"Peggy Guggenheim picked Pollock. He was a nameless down-and-out [bohemian] Cubist. She was the niece of Solomon (Guggenheim Museum) Guggenheim and the center of the most chic Uptown art circle in New York in the 1940s, a circle featuring famous Modern artists from Europe (including her husband, Max Ernst ) who were fleeing the war, Uptown intellectuals such as Alfred Barr and James Johnson Sweeney of the Museum of Modern Art, (L401).
Paglia, sees Pollock differently.
Using her “image analysis” technique to critique Pollock’s “Green Silver” painting (below); note the adjectives and descriptive phrasing when she writes:
"A small untitled picture now called Green Silver, executed on paper over canvas with enamel and aluminum paint, captures the exhilarating verve of Pollock’s most refined drip style.
"Its luminous loops, curls, and splashes have a charming playfulness. Against an aquamarine background swoop calligraphic spurts of muted color and spidery black dashes, producing  a bubbling ferment.
"Is it ocean, air, sky? The picture is a weather system and mental universe, a neurological map crisscrossed by image and impulse. There is no solitude or alienation here. Green Silver is an ecstatic jabber of chance spills, bursts, and skidding phrases. (L 2043).

Paglia’s Italian Influence
Paglia reports how she came to develope her “image analysis” method and looking for “details” in a painting:
My thinking about art was impacted by … my immigrant family, with their meticulous virtuosity in the crafts of sewing, tailoring, barbering, carpentry, masonry, metalwork, basketry, and leather working, also conveyed the age-old Italian philosophy of admiration of beauty and veneration for art and artists. (L225)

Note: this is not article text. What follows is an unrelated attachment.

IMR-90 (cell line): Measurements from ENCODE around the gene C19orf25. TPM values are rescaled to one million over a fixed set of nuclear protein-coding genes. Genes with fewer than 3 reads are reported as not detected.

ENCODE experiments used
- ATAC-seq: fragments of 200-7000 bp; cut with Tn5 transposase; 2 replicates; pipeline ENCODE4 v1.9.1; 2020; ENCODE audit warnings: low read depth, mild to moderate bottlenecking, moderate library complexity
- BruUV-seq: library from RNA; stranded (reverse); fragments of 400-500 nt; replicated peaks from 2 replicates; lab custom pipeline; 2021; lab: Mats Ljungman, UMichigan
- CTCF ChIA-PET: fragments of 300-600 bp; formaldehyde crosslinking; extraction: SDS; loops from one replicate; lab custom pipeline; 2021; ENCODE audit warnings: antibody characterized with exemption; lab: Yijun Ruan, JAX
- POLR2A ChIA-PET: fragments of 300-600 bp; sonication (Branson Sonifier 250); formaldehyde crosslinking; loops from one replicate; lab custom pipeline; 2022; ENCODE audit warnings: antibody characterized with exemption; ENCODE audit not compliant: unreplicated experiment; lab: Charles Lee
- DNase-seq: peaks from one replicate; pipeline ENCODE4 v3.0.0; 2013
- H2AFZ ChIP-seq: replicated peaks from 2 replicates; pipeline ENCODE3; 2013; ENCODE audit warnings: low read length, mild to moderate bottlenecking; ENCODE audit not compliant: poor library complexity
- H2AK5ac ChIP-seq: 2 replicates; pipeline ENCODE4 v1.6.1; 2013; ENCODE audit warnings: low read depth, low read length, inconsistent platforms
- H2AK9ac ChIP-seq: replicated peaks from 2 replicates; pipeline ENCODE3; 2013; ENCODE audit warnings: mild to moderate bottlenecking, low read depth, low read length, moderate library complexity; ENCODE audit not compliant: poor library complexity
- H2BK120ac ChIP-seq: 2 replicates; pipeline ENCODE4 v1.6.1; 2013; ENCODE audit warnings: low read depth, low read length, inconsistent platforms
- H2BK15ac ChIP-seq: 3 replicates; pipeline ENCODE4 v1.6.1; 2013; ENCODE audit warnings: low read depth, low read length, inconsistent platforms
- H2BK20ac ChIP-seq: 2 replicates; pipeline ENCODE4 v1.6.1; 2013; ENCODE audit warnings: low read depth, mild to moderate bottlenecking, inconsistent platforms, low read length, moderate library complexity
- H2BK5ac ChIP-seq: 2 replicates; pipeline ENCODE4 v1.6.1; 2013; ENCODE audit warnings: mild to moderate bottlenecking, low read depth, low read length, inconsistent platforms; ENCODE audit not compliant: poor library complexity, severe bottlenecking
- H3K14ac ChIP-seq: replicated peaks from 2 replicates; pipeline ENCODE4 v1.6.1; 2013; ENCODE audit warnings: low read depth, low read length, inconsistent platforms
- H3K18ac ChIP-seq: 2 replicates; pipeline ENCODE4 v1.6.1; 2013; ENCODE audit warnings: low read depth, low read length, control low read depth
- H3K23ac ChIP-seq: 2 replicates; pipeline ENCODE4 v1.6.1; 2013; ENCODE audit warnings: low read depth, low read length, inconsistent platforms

I highlight sewing, tailoringbecause they bring to mind the only positive scene in what is one of the most profound denigrations of Italians in film history – “Gomorrah”.
In that scene the dressmaker picks up the dress on which a seamstress was working. He brings it up close to his eye to see the details of the stich and then instructs the worker. 
Similarly, in the documentary about the famed Italian fashion designer Valentino, there are repeated scenes where Valentino has tantrums because some detail of his design falls short of his standards of perfection.
Paglia learned from Italian immigrants that beauty is a function of meticulous perfection in craftsmanship. Italy today is the world’s art museum because for almost three-thousand years Italian craftsmen perfectly laid bricks, perfectly painted frescos, perfectly assembled mosaics, etc.
In turn, Paglia looks to the details in the artworks she critiques. What she calls image analysis is analogous to the Gomorrah dressmaker inspecting the minutia of the seam.
In conclusion
I don’t mean to draw to fine a line between the Wolfe and Paglia’s discussions of Modern Art. It is not an either-or: either “milieu” or “image analysis”. Both methods are present in the work of each. Paglia certainly comments on the cultural milieu in which a work is created. And, Wolfe notices the details and nuances in the works.